Alice Riot and Midwest Pantry: The Learning Journeys

A lot of learning happens in between the spark of an idea and the launch of a business. The key word is learning — something many confuse with failure. The road to launching is a journey of the adventurous variety, yet often those stories are overshadowed by their bigger, shinier sibling: the final product.

Because learning journeys are equally as important as the ideas themselves, we created an opportunity for Studio/E members to share the adventures of launching their ideas: the #ideaSLAM. The way these events work is members pitch their ideas and share what they learned along the way, concluding their presentations with an ask of the audience. The audience then chimes in with questions. We had our second #ideaSLAM this week, featuring Alice Riot and Midwest Pantry.

Kelly Groehler went first. Just last week Kelly and her co-founder Kate Iverson launched Alice Riot – a line of professional women’s garments that double as limited-edition prints of original, contemporary works by women artists. “If you had told me five years ago I’d be standing here today announcing the launch of my apparel line, I’d have laughed in your face,” Kelly began. While Kelly has retail experience, it’s not in the fashion world. But that didn’t stop her from pursuing her desire.

Kelly shared that instead of saying “no” to herself, she started saying “yes.” She asked herself what the best thing she could do for women was, and that was to make sure to bring them along on every step, which is why this line for women is by women – art and all. By surveying their networks, Kelly and Kate learned what the market is missing, and they filled that void with Alice Riot.

To learn more about Kelly and Alice Riot, check this out.

Chad Gillard went next. The learning journey Chad spoke about was of launching Midwest Pantry, a member organization formalizing the local food creator community to make Minnesota the number one place to start and grow a food business. He and co-founder Zoie Glass did a lot of iterating before the organization became what it is today. “We had to fall out of love with our business model so we could pivot,” Chad said. “And we continue to pivot.”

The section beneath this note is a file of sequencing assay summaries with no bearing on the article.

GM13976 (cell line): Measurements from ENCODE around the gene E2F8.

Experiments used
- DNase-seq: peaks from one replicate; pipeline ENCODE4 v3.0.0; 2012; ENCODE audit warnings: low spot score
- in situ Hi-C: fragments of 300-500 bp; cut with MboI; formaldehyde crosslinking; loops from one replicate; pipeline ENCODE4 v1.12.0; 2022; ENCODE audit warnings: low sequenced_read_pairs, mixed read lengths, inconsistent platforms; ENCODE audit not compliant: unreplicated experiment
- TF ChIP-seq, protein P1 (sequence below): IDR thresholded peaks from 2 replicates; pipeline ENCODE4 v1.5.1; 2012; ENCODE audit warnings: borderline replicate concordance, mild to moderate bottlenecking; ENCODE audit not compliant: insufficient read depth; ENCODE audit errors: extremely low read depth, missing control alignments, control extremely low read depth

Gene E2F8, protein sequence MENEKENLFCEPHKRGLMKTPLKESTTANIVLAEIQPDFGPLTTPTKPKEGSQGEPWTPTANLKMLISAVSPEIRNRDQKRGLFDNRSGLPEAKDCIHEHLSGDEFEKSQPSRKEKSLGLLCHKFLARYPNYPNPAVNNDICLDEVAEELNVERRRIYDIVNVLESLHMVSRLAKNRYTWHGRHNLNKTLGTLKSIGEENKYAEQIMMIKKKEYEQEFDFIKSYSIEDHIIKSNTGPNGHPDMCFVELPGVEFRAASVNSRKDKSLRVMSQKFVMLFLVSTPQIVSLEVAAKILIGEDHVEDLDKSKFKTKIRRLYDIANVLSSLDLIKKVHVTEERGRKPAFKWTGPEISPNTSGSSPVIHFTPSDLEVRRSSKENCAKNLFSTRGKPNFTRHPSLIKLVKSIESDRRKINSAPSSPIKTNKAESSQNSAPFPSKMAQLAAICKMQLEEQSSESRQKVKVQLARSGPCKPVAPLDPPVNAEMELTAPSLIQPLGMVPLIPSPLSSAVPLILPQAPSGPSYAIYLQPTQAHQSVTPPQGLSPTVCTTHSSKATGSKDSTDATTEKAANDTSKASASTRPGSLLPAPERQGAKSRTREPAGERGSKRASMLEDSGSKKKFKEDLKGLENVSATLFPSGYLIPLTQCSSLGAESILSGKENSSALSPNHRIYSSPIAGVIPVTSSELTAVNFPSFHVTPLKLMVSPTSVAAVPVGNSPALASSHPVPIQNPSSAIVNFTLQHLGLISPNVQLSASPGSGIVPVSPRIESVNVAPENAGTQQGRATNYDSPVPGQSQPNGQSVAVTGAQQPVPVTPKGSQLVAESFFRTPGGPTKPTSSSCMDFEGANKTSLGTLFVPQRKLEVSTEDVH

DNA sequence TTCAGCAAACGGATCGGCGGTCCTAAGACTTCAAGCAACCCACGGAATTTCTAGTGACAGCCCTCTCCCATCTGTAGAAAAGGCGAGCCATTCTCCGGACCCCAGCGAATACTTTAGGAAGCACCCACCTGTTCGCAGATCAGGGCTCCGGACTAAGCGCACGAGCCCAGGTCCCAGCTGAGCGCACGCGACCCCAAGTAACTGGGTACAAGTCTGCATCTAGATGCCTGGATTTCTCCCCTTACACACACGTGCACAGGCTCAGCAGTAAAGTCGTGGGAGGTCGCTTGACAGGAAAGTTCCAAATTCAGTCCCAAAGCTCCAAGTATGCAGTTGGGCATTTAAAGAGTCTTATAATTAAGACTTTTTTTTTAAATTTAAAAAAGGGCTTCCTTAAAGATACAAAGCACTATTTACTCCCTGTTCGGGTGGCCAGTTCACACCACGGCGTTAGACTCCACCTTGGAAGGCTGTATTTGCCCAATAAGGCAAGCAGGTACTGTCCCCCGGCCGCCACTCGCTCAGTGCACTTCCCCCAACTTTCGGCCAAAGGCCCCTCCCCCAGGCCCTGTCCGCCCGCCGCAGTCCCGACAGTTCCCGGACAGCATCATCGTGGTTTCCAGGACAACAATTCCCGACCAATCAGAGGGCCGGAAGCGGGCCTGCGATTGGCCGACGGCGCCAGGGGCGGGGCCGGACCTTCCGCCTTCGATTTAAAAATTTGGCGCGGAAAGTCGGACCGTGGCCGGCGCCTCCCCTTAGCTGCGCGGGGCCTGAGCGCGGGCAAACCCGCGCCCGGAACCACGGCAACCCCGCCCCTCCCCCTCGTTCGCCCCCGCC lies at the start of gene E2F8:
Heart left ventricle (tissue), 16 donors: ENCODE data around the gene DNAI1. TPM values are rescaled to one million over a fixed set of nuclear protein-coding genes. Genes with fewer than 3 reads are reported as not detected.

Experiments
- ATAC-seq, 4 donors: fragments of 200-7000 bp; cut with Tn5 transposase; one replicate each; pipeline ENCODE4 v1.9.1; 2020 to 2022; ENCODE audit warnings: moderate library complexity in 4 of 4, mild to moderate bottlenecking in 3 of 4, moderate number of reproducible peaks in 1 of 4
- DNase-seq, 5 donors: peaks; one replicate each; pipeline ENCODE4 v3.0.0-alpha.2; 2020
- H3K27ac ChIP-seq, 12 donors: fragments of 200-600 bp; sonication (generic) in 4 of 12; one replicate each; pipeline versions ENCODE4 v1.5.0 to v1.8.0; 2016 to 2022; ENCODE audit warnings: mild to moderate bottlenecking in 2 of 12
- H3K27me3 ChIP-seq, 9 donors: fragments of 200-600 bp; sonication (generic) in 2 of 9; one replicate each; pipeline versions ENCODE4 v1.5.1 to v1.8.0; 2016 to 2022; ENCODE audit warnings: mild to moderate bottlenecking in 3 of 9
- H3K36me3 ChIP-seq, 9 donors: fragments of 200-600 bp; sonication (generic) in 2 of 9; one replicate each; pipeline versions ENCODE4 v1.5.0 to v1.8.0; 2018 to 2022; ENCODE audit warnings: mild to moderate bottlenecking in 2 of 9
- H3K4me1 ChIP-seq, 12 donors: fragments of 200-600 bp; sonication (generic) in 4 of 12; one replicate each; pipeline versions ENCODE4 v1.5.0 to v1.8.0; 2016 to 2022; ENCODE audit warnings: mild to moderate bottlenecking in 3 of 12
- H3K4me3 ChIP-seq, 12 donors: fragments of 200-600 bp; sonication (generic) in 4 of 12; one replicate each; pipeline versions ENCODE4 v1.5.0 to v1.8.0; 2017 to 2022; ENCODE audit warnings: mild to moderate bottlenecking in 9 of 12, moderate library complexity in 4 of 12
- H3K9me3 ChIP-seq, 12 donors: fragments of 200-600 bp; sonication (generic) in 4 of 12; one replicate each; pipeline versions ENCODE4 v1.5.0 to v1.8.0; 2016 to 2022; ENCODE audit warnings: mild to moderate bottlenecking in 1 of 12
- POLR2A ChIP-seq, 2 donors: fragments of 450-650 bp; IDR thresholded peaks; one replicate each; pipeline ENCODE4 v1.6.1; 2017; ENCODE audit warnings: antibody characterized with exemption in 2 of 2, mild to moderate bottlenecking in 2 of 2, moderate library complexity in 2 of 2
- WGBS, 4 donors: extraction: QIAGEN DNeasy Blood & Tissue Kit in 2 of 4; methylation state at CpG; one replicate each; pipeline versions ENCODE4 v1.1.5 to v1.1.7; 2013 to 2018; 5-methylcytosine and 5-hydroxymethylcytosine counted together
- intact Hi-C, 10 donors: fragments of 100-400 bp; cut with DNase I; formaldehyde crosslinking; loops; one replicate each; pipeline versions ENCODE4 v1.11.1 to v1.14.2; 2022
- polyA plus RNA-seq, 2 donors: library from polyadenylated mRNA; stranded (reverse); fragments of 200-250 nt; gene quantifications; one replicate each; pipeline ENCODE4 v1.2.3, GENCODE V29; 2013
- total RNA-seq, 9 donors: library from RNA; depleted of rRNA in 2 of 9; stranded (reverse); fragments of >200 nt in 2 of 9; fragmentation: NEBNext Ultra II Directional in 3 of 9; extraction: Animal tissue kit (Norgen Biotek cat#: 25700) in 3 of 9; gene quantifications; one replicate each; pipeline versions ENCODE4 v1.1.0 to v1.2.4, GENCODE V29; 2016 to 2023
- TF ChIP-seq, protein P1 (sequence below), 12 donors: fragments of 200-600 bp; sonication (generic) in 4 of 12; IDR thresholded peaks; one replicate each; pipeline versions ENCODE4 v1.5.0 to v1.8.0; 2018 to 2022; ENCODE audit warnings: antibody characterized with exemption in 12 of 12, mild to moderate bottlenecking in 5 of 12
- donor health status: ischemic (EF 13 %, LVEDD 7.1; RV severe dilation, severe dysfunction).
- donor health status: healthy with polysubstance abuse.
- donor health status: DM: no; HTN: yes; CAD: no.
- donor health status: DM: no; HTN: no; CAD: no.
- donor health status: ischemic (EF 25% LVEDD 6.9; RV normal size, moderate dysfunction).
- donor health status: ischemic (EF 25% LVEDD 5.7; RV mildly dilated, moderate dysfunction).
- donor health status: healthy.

Chad held meet-ups with folks in the food world and learned from their experiences and mistakes. “It’s important to understand that we built every interaction we’ve had from literally serving food to people,” Chad said. He and Zoie created Midwest Pantry to help food businesses, but eventually they realized that they needed to ask for help themselves. So they cashed in some IOUs and were overwhelmed and humbled by the yeses they received.

Chad elaborates on Midwest Pantry here.

The #ideaSLAM is a nice way to see how the Studio/E methodologies have been used first-hand. What makes these events resonate, however, is that vulnerability is the name of the game. Kelly didn’t successfully produce a beautiful garment right away. Chad didn’t wake up to a community of food-loving individuals. But with persistence, dedication and clarity their desires, Kelly and Chad kept at it and the result is the wonderful businesses that are Alice Riot and Midwest Pantry.

If you would like to join our learning community and attend more events like the Studio/E #ideaSLAM, we’d love to meet you.

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